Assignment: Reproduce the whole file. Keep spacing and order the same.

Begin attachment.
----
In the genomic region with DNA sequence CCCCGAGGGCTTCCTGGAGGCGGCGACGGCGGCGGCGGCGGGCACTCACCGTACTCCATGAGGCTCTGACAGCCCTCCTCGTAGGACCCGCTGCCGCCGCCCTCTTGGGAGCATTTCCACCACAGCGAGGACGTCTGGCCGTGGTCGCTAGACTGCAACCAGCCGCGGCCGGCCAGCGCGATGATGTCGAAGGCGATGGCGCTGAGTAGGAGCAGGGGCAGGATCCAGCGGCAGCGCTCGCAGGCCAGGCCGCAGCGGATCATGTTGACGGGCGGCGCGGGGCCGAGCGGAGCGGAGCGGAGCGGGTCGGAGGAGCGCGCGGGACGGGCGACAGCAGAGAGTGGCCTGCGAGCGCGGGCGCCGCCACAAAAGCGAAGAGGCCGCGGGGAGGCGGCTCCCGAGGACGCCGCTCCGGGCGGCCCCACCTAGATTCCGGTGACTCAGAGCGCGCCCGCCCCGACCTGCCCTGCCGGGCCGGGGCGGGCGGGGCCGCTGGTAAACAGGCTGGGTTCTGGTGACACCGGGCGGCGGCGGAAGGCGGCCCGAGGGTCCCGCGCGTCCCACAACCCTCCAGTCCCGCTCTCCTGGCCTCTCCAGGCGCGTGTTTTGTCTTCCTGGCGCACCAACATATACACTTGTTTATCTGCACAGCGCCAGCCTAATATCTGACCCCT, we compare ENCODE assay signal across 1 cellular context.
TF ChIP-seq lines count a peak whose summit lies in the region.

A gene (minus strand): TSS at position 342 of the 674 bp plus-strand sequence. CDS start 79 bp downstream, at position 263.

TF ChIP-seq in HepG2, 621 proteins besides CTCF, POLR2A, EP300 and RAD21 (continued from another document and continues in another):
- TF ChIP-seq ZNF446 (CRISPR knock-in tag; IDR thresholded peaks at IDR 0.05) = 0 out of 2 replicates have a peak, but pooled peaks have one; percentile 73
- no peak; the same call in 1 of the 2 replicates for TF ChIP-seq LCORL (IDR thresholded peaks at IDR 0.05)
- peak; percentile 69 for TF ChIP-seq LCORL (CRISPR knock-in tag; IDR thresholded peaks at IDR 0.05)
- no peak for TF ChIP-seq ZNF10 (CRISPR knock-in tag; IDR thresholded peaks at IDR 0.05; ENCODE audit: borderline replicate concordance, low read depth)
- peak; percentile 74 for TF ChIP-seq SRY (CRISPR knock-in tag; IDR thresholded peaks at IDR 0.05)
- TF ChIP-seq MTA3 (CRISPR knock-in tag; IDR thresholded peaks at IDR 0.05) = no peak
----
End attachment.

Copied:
In the genomic region with DNA sequence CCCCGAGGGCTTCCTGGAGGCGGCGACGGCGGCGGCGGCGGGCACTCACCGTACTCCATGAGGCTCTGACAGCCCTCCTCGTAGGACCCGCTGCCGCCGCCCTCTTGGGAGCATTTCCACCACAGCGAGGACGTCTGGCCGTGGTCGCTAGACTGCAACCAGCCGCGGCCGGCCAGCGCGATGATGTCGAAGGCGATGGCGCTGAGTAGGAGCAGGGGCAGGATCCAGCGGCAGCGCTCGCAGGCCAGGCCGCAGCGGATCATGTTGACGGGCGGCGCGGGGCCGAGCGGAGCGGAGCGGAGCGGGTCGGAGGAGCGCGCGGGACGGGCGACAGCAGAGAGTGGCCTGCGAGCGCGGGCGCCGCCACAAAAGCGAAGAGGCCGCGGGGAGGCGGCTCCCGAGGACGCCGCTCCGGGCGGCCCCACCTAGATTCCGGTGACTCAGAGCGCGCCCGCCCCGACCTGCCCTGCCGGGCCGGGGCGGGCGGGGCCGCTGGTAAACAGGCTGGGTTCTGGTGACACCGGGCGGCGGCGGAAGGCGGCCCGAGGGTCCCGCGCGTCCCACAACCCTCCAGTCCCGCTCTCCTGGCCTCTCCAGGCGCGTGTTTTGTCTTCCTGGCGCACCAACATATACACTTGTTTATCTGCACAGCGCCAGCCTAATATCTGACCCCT, we compare ENCODE assay signal across 1 cellular context.
TF ChIP-seq lines count a peak whose summit lies in the region.

A gene (minus strand): TSS at position 342 of the 674 bp plus-strand sequence. CDS start 79 bp downstream, at position 263.

TF ChIP-seq in HepG2, 621 proteins besides CTCF, POLR2A, EP300 and RAD21 (continued from another document and continues in another):
- TF ChIP-seq ZNF446 (CRISPR knock-in tag; IDR thresholded peaks at IDR 0.05) = 0 out of 2 replicates have a peak, but pooled peaks have one; percentile 73
- no peak; the same call in 1 of the 2 replicates for TF ChIP-seq LCORL (IDR thresholded peaks at IDR 0.05)
- peak; percentile 69 for TF ChIP-seq LCORL (CRISPR knock-in tag; IDR thresholded peaks at IDR 0.05)
- no peak for TF ChIP-seq ZNF10 (CRISPR knock-in tag; IDR thresholded peaks at IDR 0.05; ENCODE audit: borderline replicate concordance, low read depth)
- peak; percentile 74 for TF ChIP-seq SRY (CRISPR knock-in tag; IDR thresholded peaks at IDR 0.05)
- TF ChIP-seq MTA3 (CRISPR knock-in tag; IDR thresholded peaks at IDR 0.05) = no peak